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The Journal of the Acoustical Society of America

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Acoustics instrumentation, Spatial analysis, Underwater acoustics, Ocean floor -- Acoustic properties


Accurate modeling of acoustic propagation in the ocean waveguide is important to SONAR-performance prediction. Particularly in shallow waters, a crucial contribution to the total transmission loss is the bottom refection loss, which can be estimated passively by beamforming the natural surface-noise acoustic field recorded by a vertical line array of hydrophones. However, the performance in this task of arrays below 2 m of length is problematic for frequencies below 10 kHz" role="presentation" style="display: inline; line-height: normal; word-spacing: normal; word-wrap: normal; white-space: nowrap; float: none; direction: ltr; max-width: none; max-height: none; min-width: 0px; min-height: 0px; border: 0px; padding: 0px 2px 0px 0px; margin: 0px; position: relative;">10 kHz10 kHz It is shown in this paper that, when the data are free of interference from sources other than wind and wave surface noise, data from a shorter array can be used to approximate the coherence function of a longer array. This improves the angular resolution of the estimated bottom loss, often making use of data at frequencies above the array design frequency. Application to simulated and experimental data shows that the technique, rigorously justified for a halfspace bottom, is effective also on more complex bottom types. Dispensing with active sources, small autonomous underwater vehicles equipped with short arrays can be envisioned as compact, efficient seabed-characterization systems. The proposed technique is shown to improve significantly the reflection-loss estimate of an array that would be a candidate for such application.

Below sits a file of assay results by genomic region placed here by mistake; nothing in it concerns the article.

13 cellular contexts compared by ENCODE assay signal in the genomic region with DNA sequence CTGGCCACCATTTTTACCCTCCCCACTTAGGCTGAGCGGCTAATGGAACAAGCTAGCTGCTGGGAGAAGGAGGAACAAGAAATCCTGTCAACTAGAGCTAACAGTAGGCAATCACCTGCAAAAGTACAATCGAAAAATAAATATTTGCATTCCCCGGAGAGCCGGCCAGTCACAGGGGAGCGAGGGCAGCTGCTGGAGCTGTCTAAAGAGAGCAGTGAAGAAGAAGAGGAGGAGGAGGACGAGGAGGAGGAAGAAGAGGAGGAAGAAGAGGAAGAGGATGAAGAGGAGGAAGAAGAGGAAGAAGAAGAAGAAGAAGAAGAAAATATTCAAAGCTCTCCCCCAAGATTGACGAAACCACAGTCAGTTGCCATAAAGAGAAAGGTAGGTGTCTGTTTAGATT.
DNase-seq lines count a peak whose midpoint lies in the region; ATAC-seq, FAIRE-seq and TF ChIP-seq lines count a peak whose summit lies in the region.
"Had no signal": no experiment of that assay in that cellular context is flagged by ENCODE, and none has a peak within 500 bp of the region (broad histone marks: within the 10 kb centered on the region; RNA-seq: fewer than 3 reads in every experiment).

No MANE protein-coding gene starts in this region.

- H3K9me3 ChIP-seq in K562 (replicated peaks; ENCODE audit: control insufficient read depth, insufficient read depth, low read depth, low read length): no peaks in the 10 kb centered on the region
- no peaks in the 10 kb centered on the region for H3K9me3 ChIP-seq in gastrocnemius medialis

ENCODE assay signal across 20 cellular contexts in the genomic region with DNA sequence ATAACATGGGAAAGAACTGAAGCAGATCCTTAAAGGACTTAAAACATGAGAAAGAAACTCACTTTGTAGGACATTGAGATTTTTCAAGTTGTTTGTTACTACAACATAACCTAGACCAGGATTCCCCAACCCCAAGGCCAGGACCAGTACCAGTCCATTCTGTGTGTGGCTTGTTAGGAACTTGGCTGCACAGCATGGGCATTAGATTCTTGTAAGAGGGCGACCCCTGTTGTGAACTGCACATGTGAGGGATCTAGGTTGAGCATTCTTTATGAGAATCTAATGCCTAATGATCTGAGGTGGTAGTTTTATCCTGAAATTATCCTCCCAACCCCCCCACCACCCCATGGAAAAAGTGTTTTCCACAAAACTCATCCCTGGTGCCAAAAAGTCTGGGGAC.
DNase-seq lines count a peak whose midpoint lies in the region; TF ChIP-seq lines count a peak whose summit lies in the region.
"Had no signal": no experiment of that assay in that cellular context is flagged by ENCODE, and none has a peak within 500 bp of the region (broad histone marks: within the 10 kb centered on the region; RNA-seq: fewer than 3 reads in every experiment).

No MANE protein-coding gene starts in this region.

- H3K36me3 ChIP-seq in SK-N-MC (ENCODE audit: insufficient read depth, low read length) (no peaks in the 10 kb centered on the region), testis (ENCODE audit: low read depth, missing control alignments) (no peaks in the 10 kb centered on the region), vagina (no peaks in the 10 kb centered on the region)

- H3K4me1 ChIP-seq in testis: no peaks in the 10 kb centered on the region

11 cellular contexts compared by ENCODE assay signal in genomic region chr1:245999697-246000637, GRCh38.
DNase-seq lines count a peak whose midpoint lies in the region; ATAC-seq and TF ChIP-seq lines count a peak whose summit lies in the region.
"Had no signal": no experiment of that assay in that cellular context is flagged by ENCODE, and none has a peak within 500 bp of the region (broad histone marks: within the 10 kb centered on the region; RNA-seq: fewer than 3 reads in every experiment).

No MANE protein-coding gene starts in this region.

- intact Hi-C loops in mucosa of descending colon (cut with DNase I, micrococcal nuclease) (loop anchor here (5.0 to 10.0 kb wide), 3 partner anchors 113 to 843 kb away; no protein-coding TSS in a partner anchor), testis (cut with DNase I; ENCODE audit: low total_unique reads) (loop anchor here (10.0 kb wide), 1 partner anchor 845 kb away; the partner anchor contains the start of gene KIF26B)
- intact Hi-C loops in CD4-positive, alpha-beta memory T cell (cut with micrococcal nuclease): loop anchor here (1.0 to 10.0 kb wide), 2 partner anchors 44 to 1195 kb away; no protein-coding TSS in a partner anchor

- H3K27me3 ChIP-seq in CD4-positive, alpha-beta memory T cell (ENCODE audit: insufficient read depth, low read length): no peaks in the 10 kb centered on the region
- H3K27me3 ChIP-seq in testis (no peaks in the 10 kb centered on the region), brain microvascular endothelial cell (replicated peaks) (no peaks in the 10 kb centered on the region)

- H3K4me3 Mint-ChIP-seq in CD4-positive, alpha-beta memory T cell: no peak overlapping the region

This is the publisher's final pdf. Copyright (2016) Acoustical Society of America.

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